Brief Beatles Lesson: when the band broke up, it had the Let It Be album recorded, but it wasn’t mixed. Apple Records hired famous producer and as-yet-not-a-murderer Phil Spector to finish things off, and one of the techniques he employed was to add a whole lot of orchestra. The Beatles weren’t thrilled … so much so that in 2003 Paul remixed the album with all the orchestration (and a few other things) removed and released it as Let It Be … Naked. To demonstrate what Paul felt was “overdoing it,” let’s hear both versions of “The Long and Winding Road.”

Phil Version.

Paul Version.

Sometimes these additions work, and sometimes they don’t. And much of it – like all music appreciation – boils down to personal taste. Again, although the words “overdoing it” have a negative connotation, I’m not saying I think it’s always a bad thing.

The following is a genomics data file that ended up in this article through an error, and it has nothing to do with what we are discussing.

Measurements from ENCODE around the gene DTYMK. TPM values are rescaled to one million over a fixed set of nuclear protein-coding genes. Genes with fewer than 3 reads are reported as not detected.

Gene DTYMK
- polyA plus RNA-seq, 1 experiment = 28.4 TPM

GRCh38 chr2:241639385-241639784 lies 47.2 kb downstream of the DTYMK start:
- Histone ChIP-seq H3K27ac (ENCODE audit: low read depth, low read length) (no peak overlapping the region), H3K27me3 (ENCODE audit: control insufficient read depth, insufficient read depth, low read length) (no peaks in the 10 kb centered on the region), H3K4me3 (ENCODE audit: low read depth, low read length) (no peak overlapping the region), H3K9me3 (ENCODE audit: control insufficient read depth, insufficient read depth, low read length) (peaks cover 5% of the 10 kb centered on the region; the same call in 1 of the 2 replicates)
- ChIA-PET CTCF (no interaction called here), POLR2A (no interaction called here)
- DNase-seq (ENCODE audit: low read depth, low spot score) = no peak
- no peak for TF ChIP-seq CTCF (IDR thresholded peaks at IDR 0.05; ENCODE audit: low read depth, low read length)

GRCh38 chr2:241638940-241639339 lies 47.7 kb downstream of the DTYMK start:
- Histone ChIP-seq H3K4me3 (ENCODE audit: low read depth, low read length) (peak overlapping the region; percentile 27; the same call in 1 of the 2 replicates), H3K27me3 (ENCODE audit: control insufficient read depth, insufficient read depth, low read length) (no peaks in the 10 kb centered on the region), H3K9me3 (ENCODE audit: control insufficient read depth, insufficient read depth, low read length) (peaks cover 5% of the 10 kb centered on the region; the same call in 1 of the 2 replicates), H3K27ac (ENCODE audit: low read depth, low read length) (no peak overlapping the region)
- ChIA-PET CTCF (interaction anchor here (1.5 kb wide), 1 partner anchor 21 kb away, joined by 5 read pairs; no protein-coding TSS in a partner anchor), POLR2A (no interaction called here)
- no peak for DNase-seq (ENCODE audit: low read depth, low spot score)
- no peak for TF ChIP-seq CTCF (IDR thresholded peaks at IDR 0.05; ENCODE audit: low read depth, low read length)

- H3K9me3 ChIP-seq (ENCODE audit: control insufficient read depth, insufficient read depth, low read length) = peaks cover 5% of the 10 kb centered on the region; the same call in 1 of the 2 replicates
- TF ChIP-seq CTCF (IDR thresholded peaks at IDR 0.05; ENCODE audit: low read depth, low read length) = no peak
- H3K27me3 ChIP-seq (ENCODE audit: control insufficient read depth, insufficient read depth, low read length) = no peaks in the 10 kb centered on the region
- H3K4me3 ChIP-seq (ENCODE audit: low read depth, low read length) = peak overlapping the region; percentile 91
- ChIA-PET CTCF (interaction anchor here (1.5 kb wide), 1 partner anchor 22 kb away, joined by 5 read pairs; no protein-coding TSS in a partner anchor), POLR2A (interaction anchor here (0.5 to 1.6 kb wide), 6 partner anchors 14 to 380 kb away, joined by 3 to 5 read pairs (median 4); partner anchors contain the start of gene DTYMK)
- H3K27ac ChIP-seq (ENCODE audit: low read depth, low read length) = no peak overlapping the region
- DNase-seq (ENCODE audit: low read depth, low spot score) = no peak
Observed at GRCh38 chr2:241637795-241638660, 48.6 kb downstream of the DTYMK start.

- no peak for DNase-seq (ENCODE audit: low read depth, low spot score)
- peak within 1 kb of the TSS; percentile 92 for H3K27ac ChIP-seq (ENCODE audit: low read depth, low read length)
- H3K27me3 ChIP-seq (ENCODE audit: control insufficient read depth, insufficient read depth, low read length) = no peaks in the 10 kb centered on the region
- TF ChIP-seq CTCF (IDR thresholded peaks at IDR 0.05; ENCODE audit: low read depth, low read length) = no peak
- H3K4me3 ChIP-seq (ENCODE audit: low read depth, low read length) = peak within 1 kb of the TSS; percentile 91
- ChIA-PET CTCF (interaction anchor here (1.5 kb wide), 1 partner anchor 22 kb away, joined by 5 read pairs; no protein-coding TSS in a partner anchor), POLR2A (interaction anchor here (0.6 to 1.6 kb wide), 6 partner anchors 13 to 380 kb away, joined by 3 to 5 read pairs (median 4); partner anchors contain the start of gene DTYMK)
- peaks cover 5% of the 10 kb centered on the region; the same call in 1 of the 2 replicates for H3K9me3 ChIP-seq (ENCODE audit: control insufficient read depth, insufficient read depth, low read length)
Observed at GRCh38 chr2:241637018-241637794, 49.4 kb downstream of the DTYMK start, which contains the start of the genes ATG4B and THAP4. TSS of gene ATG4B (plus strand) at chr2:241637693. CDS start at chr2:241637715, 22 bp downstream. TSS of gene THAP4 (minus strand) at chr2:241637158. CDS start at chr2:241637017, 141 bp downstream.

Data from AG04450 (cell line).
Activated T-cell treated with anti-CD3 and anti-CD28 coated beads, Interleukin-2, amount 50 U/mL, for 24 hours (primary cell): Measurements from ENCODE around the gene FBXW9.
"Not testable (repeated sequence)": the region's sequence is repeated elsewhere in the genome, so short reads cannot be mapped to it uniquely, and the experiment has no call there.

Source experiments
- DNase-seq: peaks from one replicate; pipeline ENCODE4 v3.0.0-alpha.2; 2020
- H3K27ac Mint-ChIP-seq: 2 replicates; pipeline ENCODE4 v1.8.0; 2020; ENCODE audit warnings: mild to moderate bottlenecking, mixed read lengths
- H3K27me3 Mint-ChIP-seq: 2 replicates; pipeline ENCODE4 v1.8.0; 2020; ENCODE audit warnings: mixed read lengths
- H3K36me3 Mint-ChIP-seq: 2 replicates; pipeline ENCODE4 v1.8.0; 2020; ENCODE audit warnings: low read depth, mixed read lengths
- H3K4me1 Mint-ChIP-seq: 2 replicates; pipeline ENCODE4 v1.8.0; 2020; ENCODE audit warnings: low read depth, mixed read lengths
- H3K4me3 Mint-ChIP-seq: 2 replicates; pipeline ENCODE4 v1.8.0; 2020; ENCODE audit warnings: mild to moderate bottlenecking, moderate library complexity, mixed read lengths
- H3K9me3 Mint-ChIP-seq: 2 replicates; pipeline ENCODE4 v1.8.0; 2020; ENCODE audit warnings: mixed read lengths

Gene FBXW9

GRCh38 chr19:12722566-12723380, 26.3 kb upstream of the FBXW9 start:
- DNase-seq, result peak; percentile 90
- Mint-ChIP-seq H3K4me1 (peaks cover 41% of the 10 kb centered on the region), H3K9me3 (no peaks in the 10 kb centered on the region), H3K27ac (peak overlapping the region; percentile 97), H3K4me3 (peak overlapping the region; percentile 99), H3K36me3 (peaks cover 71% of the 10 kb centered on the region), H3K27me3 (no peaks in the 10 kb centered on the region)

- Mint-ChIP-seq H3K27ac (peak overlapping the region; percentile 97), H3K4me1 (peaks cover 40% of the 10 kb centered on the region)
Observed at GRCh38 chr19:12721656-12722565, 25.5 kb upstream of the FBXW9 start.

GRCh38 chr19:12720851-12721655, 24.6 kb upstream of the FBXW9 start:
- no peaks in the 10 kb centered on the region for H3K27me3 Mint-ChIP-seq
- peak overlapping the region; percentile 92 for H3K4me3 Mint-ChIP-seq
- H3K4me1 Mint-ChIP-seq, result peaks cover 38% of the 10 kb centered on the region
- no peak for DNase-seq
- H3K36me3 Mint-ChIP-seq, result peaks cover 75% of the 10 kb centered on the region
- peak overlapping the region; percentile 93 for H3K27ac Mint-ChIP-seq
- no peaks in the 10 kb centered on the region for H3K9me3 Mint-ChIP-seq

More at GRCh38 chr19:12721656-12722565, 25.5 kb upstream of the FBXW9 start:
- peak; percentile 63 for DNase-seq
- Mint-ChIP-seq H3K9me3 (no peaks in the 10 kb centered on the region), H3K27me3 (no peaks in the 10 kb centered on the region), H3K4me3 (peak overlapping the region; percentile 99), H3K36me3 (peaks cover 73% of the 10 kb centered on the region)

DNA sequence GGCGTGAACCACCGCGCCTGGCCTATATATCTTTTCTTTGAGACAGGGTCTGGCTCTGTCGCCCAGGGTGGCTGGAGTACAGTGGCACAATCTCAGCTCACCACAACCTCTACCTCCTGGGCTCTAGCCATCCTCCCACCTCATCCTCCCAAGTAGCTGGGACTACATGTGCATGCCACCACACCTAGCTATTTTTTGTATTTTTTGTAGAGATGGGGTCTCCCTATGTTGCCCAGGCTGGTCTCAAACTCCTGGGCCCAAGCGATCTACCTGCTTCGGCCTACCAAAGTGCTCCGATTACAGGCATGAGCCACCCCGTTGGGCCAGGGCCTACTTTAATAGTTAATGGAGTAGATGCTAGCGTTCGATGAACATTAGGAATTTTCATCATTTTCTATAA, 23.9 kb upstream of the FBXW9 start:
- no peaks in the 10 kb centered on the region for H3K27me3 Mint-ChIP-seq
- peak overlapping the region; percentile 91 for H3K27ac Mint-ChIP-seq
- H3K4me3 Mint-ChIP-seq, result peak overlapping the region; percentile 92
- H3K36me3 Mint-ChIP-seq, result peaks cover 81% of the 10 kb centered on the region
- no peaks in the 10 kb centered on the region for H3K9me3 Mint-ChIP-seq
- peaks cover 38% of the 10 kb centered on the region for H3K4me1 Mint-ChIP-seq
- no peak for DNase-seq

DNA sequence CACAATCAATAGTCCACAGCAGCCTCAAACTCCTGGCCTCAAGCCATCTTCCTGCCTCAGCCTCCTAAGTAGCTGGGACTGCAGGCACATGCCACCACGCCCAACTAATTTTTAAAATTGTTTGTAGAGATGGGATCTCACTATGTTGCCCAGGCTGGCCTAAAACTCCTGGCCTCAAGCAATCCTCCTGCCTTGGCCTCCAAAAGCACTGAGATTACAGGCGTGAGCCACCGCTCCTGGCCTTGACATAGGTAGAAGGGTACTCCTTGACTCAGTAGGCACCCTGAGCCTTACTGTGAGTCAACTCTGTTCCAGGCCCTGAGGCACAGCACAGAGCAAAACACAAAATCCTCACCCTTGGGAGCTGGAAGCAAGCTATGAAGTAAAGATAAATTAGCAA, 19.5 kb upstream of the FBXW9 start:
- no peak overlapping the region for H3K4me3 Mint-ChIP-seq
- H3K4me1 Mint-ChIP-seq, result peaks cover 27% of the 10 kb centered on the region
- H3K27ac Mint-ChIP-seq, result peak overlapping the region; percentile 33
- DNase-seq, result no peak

For example: “Progressive Rock.”

prog

Prog Rock artists from the early 70s, like Yes and ELP and Rush, were HUGE proponents of overdoing it, and they overdid it in ALL WAYS POSSIBLE. Unnecessary verses, unnecessary instruments, unnecessary sections, even unnecessary sound effects!!

As a teenager, I was drawn to these artists who overdid it. Give me 10 minutes of “La Villa Strangiato,” with its 6 different time signatures and 4 different solo sections … or 19 minutes of “Close to the Edge,” with all the extra bullshit PLUS the sound of a babbling brook and birds, and I was in heaven! It was mind blowing, man!!!!

lsd